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Monday, March 10, 2014

Observing Lent through the arts

Rembrandt van Rijn’s The Return of the Prodigal Son, c. 1661–1669, was used for a devotional on Luke 6:37-38 and Luke 23:34.
The liturgical church has two seasons of preparation: Advent, which leads to Christmas, and Lent, which leads to Easter. Advent is an unabashedly joyous time, in the arts as well as in life. Paintings of the census at Bethlehem, the Annunciation, the birth of Jesus, the shepherds in the fields—these all make us smile. The Madonna with her infant child is the most painted subject in art history. And even the non-musical among us can croak along to Christmas carols that are centuries old.

Crying Triptych, by Patty Wickman, was paired with a sonnet by John Donne and Psalm 51.
We don’t usually associate Lent with the arts, perhaps because the arts are essentially sensory and we see this season as being about repudiation of the sensual. Still, artists have been drawn to the themes of Christ’s crucifixion and resurrection.  Holy Week will see some of us walking the Stations of the Cross or listening to Bach’s St. Matthew’s Passion, and both are fundamentally Lenten themes.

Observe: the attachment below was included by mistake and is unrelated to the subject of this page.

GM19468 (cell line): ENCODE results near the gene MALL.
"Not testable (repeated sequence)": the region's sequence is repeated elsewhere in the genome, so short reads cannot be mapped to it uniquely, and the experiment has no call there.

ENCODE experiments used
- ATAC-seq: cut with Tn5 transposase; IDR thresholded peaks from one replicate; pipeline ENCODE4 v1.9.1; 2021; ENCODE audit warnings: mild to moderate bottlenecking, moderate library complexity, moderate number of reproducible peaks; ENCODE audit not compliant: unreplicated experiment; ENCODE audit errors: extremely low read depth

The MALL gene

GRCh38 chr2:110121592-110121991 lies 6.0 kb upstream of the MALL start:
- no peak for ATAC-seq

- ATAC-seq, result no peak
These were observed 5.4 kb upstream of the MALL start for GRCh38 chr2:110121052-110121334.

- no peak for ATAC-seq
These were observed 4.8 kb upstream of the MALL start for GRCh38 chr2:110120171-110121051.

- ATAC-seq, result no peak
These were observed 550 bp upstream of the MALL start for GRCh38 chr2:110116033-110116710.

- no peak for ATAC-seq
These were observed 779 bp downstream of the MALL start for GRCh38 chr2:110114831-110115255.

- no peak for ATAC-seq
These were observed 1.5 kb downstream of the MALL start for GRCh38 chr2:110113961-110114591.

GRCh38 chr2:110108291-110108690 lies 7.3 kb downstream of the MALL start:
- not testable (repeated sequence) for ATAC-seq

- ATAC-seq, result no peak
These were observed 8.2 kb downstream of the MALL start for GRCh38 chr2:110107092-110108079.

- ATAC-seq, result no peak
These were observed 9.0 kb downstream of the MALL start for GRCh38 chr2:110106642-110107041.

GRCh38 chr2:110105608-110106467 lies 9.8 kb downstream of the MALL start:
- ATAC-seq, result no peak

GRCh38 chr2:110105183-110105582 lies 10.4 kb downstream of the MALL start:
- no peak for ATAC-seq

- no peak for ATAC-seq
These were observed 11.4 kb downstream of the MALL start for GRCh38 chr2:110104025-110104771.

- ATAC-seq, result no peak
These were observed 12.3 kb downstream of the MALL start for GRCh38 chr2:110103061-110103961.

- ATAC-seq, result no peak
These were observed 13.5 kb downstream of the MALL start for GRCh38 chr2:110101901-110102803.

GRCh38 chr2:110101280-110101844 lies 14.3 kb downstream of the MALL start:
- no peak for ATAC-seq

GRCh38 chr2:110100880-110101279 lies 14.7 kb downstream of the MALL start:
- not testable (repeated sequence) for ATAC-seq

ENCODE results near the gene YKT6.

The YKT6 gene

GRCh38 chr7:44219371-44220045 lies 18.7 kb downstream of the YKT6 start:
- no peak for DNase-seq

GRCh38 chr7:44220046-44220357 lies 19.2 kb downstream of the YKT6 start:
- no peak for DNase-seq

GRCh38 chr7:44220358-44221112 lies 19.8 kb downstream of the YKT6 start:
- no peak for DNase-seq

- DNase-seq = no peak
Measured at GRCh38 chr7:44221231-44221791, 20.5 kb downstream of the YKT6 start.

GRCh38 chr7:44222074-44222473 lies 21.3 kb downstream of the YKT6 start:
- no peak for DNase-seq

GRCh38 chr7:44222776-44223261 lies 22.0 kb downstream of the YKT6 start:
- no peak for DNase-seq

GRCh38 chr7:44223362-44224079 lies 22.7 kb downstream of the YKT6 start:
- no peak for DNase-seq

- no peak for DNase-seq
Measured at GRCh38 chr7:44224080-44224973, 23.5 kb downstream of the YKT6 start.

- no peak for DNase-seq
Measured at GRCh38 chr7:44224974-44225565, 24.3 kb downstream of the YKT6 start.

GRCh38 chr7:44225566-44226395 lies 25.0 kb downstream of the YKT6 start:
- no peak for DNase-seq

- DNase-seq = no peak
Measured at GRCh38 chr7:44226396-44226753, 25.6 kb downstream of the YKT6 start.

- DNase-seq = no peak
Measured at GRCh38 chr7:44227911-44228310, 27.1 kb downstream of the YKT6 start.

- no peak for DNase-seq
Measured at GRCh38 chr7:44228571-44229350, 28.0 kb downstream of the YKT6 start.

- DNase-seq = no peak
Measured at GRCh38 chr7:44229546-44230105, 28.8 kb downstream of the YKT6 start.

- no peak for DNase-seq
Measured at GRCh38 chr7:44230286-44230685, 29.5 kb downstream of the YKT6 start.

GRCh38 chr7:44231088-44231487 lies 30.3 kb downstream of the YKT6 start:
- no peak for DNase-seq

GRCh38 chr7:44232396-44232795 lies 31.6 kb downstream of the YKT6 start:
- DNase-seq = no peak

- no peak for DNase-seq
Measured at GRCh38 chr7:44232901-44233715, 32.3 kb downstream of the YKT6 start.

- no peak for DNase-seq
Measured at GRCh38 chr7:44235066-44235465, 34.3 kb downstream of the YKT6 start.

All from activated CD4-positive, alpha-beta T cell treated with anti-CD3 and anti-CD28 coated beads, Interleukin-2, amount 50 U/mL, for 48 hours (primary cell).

The Lent Project by Biola University has assembled a series of daily Lenten devotionals using layered art, music, and Scripture. It continues through the Sunday after Easter. This being its first year, the jury is still out about the selections and their treatment, but why not try it out for yourself?  You can subscribe here.

A note: the credits for music, text and paintings are in an About link at the bottom right corner of each entry. It’s easy to miss.

The Pharisee and the Publican, by James Tissot, was used to amplify Luke 18:9-14. 

Let me know if you’re interested in painting with me in Maine in 2014 or Rochester at any time. Click here for more information on my Maine workshops!

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